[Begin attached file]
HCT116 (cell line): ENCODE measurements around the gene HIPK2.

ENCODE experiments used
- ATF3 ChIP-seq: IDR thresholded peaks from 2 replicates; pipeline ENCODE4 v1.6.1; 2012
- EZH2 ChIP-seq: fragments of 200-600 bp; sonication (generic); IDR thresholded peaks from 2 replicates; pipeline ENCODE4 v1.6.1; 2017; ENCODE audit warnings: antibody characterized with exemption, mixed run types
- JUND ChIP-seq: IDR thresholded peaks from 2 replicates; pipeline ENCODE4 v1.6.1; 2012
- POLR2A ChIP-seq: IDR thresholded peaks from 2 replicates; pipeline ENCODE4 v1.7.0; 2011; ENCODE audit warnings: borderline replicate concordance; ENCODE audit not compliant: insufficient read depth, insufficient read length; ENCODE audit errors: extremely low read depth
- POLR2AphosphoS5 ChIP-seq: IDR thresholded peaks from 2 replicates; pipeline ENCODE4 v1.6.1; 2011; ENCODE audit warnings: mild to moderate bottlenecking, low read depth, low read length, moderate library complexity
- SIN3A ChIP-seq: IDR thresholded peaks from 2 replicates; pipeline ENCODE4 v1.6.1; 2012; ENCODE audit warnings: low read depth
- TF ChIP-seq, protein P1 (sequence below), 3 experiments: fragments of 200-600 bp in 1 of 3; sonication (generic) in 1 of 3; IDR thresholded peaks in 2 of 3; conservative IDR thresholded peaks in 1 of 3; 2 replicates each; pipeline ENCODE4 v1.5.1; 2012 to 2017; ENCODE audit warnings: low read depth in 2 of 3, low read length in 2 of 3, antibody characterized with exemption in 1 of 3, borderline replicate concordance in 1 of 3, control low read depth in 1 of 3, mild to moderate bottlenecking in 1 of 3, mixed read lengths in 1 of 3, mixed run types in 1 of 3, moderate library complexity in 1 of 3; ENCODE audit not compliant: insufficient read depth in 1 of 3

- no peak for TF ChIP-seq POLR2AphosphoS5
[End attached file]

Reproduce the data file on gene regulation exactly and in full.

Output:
HCT116 (cell line): ENCODE measurements around the gene HIPK2.

ENCODE experiments used
- ATF3 ChIP-seq: IDR thresholded peaks from 2 replicates; pipeline ENCODE4 v1.6.1; 2012
- EZH2 ChIP-seq: fragments of 200-600 bp; sonication (generic); IDR thresholded peaks from 2 replicates; pipeline ENCODE4 v1.6.1; 2017; ENCODE audit warnings: antibody characterized with exemption, mixed run types
- JUND ChIP-seq: IDR thresholded peaks from 2 replicates; pipeline ENCODE4 v1.6.1; 2012
- POLR2A ChIP-seq: IDR thresholded peaks from 2 replicates; pipeline ENCODE4 v1.7.0; 2011; ENCODE audit warnings: borderline replicate concordance; ENCODE audit not compliant: insufficient read depth, insufficient read length; ENCODE audit errors: extremely low read depth
- POLR2AphosphoS5 ChIP-seq: IDR thresholded peaks from 2 replicates; pipeline ENCODE4 v1.6.1; 2011; ENCODE audit warnings: mild to moderate bottlenecking, low read depth, low read length, moderate library complexity
- SIN3A ChIP-seq: IDR thresholded peaks from 2 replicates; pipeline ENCODE4 v1.6.1; 2012; ENCODE audit warnings: low read depth
- TF ChIP-seq, protein P1 (sequence below), 3 experiments: fragments of 200-600 bp in 1 of 3; sonication (generic) in 1 of 3; IDR thresholded peaks in 2 of 3; conservative IDR thresholded peaks in 1 of 3; 2 replicates each; pipeline ENCODE4 v1.5.1; 2012 to 2017; ENCODE audit warnings: low read depth in 2 of 3, low read length in 2 of 3, antibody characterized with exemption in 1 of 3, borderline replicate concordance in 1 of 3, control low read depth in 1 of 3, mild to moderate bottlenecking in 1 of 3, mixed read lengths in 1 of 3, mixed run types in 1 of 3, moderate library complexity in 1 of 3; ENCODE audit not compliant: insufficient read depth in 1 of 3

- no peak for TF ChIP-seq POLR2AphosphoS5